On July 16, 2007, Avaya announced a new version of its one-X solution. Avaya one-X Mobile Dual Mode, now available worldwide, allows users to roam between cellular and Wi-Fi networks using Nokia E60, E61, or E70 smartphones. During an interview, Steve Hardy, Avaya Director of Global Product Marketing, explained the product and shared with me the following graphic, which illustrates how the one-X Mobile Dual Mode solution works.Avaya one-X Mobile Dual Mode: Solution Architecture
© 2007 Avaya Inc. Used with permission.
I love the idea of using a single device to seamlessly move between networks and Avaya's solution offers several benefits. Users need only manage a single phone number and voice mail inbox, instead of two—one for their mobile phone and one for their desk phone. Areas with poor or no cellular service (basements, inside large metal buildings, and so forth) can be covered with a Wi-Fi network and reduce service interruptions. As the above graphic indicates, users can roam between a cellular and private Wi-Fi network without dropping an active call. If employees regularly substitute a cellular connection with a Wi-Fi one and the organization pays for cellular calls on a per-minute basis, the organization could potentially reduce their cellular costs.
Despite the benefits, Avaya's solution has several significant limitations. First and foremost, not a single US cellular carrier sells the Nokia phones that run the Avaya one-X Dual Mode application. Without carriers subsidizing the phone's purchase price, organizations must pay full price for each device—not a cheap proposition. Nokia lists the E61 at $379.99. You'll also need to spend $160 (list price) per phone for an Avaya one-X Dual Mode license—pricing may be reduced through discounts. Second, organizations will only see a savings on their cellular costs in a limited number of situations. Organizations that pay for cellular service on a per-minute basis or have employees who regularly rack up roaming charges may realize cost savings if they have a Wi-Fi infrastructure that can supplant parts of the cellular network. Third, Avaya's solution only works on private Wi-Fi networks, which are connected to an Avaya Communication Manager with SES. You'll have no luck trying to use the phone's Wi-Fi connection at a public hotspot. Lastly, Avaya must convince its current carrier business partners to begin reselling the Avaya one-X Dual Mode solution-a solution which could reduce the carriers' profits from per-minute and roaming charges. When I put this question to Hardy, he answered that Avaya's solution allows cellular carriers "to offer their enterprise customers complete communications solutions-both cellular and enterprise-class communications systems." "We think that the carriers will win," Hardy continued, "by offering comprehensive solutions to their customers." As of my interview, no US carrier had stepped forward to offer the product.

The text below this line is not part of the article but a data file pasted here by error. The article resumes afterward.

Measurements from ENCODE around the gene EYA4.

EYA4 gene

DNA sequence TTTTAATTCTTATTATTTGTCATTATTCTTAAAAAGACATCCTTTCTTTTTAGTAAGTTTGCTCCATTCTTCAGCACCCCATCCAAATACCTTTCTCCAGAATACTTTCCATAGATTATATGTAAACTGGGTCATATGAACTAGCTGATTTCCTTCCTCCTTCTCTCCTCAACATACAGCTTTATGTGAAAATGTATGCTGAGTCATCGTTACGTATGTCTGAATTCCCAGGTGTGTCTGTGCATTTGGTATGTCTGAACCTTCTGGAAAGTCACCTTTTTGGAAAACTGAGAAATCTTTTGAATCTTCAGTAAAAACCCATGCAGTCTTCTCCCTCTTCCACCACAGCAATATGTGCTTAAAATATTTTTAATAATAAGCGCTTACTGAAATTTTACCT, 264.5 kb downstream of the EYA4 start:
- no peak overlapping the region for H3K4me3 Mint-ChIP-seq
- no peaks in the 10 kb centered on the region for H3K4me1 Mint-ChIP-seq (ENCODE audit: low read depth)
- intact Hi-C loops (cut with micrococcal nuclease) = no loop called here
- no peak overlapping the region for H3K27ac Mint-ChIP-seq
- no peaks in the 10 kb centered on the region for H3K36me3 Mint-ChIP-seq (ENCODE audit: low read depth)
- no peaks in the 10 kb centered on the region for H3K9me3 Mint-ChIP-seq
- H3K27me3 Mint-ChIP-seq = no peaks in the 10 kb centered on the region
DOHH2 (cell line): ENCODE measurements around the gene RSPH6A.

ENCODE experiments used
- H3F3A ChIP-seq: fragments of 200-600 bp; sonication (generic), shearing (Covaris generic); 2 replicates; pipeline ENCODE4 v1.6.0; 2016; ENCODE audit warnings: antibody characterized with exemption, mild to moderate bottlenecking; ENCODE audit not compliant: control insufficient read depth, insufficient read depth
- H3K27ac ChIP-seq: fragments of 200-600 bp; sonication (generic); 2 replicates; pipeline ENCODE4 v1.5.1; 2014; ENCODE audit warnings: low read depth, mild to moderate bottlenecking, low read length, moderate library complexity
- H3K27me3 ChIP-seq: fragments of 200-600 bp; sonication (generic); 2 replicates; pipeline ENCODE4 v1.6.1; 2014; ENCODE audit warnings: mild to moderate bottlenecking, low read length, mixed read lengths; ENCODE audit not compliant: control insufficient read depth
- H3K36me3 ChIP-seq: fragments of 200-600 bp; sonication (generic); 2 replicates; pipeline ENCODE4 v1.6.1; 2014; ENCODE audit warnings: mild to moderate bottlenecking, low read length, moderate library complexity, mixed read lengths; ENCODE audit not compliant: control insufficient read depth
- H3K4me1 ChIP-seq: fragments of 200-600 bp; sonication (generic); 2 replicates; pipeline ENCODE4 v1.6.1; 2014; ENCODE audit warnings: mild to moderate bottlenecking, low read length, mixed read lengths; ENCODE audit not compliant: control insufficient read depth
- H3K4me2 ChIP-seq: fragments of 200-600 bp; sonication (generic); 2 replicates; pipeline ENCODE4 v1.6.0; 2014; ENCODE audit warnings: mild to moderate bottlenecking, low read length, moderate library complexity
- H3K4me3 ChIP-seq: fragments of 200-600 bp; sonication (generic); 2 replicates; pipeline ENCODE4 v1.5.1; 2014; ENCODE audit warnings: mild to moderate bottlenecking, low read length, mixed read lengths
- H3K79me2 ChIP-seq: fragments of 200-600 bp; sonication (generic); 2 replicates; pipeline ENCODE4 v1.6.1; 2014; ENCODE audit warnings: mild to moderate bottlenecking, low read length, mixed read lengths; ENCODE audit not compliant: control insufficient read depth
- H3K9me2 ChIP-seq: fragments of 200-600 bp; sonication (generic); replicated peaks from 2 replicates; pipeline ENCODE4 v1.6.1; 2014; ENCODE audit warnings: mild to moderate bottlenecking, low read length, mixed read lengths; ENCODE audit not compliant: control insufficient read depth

The Avaya one-X Dual Mode solution moves organizations one step closer to a totally unified communication infrastructure, a huge win for both organizations and users. Unfortunately, the product has significant limitations that temper my initial enthusiasm. If Avaya can convince cellular carriers to sell the product, provide support for a greater variety of mobile operating systems and devices, and update the product to work on both private and public Wi-Fi networks, they may have a real winner.
Bill Detwiler has nothing to disclose. He doesn't hold investments in the technology companies he covers.
Bill Detwiler is Managing Editor of TechRepublic and Tech Pro Research and the host of Cracking Open, CNET and TechRepublic's popular online show. Prior to joining TechRepublic in 2000, Bill was an IT manager, database administrator, and desktop support specialist in the social research and energy industries. He has bachelor's and master's degrees from the University of Louisville, where he has also lectured on computer crime and crime prevention.